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Legal cases - Gregory family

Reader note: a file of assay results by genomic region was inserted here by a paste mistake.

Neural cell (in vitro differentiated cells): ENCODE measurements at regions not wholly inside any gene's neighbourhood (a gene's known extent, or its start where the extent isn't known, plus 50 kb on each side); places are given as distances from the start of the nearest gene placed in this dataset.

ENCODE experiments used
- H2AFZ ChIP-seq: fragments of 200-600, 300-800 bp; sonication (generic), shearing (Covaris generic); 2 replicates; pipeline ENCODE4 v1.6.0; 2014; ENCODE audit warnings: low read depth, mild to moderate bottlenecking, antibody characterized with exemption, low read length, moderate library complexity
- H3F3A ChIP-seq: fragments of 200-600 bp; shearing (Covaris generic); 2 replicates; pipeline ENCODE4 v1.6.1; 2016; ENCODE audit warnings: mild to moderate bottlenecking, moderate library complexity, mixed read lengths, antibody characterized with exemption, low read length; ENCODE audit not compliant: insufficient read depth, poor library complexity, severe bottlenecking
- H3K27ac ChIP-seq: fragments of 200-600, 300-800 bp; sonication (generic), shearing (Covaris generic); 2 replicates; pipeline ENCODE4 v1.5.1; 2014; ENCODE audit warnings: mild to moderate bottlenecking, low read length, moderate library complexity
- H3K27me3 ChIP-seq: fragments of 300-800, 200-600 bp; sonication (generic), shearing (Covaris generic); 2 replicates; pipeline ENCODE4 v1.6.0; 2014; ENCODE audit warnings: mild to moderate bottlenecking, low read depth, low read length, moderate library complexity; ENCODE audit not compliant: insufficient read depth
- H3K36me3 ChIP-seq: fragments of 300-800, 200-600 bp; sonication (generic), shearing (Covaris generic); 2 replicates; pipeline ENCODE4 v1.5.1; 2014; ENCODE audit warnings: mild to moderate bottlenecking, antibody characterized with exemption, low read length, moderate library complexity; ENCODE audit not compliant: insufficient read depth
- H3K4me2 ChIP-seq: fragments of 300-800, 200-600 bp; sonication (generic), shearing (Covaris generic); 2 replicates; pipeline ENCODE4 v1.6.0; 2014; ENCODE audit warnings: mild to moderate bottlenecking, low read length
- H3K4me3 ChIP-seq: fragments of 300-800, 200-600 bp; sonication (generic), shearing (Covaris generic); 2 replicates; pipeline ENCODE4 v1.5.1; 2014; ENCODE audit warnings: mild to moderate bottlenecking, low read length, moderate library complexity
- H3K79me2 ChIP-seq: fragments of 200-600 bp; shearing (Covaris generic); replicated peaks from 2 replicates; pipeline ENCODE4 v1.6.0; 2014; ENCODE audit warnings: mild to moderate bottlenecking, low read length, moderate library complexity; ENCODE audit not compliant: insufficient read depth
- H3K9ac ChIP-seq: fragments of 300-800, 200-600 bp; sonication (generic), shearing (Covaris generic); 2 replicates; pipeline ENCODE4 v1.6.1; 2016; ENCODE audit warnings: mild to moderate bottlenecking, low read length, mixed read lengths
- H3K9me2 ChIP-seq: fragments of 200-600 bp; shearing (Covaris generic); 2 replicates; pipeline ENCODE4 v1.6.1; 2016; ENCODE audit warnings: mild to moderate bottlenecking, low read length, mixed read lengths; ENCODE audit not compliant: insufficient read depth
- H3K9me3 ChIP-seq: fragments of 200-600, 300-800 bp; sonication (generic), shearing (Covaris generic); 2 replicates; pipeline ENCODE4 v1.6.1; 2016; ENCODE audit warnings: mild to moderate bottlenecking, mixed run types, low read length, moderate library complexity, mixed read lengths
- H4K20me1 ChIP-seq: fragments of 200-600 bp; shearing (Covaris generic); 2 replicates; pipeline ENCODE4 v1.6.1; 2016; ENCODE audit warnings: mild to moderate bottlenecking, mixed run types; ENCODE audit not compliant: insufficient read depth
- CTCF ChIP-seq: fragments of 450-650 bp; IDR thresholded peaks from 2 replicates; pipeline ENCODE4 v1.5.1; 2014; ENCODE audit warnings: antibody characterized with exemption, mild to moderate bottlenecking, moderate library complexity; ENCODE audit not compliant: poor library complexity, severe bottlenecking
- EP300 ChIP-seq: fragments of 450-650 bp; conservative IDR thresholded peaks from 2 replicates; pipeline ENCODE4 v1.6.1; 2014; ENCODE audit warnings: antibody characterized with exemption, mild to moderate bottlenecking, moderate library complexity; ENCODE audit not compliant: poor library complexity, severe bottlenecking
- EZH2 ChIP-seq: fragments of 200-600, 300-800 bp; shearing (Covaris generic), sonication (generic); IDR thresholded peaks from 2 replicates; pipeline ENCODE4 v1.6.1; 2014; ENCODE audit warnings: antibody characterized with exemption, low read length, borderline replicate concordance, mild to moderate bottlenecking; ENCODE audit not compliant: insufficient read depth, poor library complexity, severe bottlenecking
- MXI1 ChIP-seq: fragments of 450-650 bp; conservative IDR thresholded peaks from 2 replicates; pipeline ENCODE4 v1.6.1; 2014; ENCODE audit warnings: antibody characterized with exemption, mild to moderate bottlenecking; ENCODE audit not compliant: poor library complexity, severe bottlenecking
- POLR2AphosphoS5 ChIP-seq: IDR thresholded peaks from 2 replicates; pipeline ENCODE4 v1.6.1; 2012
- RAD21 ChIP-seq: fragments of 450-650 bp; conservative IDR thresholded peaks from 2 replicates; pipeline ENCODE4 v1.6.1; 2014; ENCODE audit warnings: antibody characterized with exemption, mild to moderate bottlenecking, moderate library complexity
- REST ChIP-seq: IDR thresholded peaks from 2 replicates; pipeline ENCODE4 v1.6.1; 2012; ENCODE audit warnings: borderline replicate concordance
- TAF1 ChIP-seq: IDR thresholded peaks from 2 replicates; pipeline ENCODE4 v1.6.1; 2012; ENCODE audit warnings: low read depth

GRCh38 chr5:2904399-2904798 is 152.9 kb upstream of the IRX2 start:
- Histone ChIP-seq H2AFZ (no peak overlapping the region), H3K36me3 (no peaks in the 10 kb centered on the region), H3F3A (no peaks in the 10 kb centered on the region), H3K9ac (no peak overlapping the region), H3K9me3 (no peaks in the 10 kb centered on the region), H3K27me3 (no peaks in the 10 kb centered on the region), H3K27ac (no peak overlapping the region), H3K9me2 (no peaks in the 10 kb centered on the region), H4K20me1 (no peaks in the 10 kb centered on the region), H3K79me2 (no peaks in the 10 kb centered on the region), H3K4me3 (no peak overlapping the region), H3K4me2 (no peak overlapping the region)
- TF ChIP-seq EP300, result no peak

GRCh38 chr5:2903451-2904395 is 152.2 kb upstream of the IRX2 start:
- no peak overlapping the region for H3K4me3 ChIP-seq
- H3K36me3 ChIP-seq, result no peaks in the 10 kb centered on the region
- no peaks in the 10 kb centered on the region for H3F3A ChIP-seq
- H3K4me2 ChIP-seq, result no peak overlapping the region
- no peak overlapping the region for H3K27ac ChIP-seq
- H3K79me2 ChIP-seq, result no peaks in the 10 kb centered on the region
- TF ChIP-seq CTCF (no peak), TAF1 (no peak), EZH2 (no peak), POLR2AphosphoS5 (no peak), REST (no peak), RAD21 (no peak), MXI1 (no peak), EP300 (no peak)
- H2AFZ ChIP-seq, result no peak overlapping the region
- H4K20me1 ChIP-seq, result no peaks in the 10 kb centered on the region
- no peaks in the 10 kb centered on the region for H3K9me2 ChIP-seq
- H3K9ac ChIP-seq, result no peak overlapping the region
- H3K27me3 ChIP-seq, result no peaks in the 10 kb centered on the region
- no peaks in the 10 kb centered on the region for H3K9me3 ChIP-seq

Notes on the case of William Godfrey versus Henry Gamble, Timothy Bartlett, Ann Lant and William Lant, in an action of trespass. The defendants are accused of depriving the plaintiff of lands in Kingshill leased to him on 3 January, 18 James I [no. DR10/1246] by John Gregorie. The plaintiff's case: that Arthur Gregorie, esq., father of John Gregorie, was seised of the manor of Hill, of which the lands in question are a part, which he settled upon himself for life, for the use of Jane his wife after his death, with reversion to their heirs; that both Arthur and Jane are now dead, and the land has lawfully descended to the said John Gregorie, who made the said lease. The defendants' case: that on 20 October, 9 Elizabeth, Arthur Gregorie, being seised of the manor of Styvechall and the grange of Kingshill, became bound by statute merchant to Edmund Gregorie and others in 1000 pounds [no. DR10/1861]; that Arthur Gregorie, on 22 May, 24 Elizabeth [no. DR10/1229] leased to George Marburie the grange of Kingshill for 60 years; that George Marburie, by his last will, dated 16 April, 26 Elizabeth, made Edward Marburie his executor and died; that Edward Marburie entered into possession of the said premises and by his will, dated 21 September, 10 James I, made his wife Margaret his executrix and died; that Margaret entered into possession of the said lands and married David Bull; David Bull and Margaret his wife, on 4 September, 10 James I [no. DR10/1239], conveyed the premises to John Bott in performance of an agreement made before the death of Edward Marburie for the use of Joan Kevett; John Bott died intestate, and on 11 April 1621 the administration of his goods was granted to John Maio; that John Maio, on 14 April 1621, conveyed the premises to Simon Chamber; that Edmund Gregorie extended the said statute to include the grange of Kingshill, and on 7 March 33 Elizabeth, assigned to William Ashton, gent., and John Hunt as much of the extent as concerned Kingshill; that Thomas Ashton on 4 September 1612 [no. DR10/1241] assigned the extent to the said John Bott, which then descended to the said Simon Chamber as above. Note attached that the lands in Styvechall were extended on 12 March, 32 Elizabeth [no. DR10/1604] and were then worth 20 pounds per annum; by 19 James I [1621-2] the total profits therefore amounted to 640 pounds.